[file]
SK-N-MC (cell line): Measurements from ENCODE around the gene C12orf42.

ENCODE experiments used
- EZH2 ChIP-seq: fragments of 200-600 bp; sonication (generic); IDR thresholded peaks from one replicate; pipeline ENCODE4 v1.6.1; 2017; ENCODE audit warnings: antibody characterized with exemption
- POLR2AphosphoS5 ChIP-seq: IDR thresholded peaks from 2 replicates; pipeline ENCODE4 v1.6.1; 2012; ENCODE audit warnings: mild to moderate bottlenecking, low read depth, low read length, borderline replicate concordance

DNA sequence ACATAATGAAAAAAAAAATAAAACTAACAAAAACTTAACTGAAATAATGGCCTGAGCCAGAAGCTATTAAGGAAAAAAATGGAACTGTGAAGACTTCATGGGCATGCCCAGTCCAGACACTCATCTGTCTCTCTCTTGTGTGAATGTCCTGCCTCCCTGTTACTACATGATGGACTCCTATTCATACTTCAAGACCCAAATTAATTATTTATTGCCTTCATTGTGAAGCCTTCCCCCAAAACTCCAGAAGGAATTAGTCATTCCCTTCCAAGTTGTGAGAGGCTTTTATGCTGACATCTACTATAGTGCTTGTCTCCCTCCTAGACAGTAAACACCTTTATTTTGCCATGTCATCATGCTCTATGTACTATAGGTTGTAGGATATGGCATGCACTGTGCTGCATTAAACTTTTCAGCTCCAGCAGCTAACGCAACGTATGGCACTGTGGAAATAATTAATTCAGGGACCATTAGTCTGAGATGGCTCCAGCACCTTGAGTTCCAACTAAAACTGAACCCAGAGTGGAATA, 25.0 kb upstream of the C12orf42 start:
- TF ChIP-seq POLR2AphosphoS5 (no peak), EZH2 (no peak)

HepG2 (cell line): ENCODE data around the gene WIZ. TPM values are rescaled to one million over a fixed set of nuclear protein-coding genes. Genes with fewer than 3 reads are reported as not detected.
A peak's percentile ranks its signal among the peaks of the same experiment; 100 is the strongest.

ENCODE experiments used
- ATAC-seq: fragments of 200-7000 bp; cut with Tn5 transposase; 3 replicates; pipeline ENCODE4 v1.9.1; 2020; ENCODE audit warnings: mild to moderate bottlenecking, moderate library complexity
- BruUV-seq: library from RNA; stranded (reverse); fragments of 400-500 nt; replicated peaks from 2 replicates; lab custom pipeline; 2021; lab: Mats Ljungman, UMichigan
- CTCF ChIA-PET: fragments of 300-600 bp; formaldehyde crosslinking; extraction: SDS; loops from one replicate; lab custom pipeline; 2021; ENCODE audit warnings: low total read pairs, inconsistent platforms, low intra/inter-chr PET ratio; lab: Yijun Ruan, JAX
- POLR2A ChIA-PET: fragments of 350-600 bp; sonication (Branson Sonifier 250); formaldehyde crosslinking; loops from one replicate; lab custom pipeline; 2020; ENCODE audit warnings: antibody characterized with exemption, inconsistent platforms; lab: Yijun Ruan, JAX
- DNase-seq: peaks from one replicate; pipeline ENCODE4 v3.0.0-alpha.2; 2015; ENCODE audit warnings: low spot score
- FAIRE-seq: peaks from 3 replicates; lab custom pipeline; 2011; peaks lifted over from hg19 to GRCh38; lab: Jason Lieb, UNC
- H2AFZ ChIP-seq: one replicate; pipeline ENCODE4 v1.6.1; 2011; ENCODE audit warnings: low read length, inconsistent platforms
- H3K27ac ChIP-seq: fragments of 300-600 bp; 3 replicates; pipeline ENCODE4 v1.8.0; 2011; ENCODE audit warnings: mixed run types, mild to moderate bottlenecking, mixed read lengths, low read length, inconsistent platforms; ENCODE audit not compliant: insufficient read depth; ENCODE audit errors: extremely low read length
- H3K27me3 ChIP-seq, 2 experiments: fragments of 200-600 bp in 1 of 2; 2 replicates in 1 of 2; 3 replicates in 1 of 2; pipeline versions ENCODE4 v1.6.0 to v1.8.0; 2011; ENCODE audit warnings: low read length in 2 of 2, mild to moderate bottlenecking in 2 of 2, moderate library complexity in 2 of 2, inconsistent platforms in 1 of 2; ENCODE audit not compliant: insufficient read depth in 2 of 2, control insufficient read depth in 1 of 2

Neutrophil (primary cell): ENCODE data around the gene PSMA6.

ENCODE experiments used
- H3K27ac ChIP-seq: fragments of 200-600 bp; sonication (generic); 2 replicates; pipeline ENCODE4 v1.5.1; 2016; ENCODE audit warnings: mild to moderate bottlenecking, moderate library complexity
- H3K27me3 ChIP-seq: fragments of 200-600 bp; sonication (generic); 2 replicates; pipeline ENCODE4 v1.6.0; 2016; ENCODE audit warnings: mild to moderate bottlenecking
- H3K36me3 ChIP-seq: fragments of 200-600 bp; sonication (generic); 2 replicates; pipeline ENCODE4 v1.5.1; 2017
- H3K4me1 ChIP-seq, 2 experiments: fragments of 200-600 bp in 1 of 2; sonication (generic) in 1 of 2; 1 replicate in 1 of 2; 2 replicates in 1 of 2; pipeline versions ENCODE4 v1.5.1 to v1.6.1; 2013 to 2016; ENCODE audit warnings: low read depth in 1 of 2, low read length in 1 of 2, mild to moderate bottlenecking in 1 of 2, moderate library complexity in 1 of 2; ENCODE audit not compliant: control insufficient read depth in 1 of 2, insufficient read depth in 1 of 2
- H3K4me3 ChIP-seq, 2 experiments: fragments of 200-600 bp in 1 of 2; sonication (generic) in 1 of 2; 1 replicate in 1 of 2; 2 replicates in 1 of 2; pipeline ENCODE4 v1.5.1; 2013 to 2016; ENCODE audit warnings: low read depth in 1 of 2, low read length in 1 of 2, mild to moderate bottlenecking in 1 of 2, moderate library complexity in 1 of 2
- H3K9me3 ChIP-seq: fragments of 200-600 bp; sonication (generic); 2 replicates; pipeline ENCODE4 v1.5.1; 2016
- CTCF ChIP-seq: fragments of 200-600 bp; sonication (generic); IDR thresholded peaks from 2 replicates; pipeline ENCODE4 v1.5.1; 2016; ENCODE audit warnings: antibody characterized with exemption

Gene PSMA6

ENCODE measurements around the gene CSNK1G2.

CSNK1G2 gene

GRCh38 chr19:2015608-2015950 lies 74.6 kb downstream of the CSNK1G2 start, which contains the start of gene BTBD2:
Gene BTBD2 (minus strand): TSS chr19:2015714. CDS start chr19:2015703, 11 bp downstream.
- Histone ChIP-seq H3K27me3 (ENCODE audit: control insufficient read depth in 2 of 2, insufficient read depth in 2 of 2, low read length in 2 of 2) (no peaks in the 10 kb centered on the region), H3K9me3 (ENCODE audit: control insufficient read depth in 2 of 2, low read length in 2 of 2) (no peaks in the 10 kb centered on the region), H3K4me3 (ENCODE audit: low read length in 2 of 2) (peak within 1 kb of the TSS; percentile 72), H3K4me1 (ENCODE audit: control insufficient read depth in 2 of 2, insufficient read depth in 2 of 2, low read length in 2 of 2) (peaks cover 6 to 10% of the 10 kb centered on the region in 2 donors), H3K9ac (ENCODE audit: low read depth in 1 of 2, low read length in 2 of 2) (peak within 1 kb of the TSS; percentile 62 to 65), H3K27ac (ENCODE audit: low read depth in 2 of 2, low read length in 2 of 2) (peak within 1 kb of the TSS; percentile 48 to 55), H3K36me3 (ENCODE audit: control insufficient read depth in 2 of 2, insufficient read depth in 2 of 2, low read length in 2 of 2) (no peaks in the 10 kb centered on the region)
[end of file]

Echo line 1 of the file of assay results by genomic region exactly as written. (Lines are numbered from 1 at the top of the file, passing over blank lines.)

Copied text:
SK-N-MC (cell line): Measurements from ENCODE around the gene C12orf42.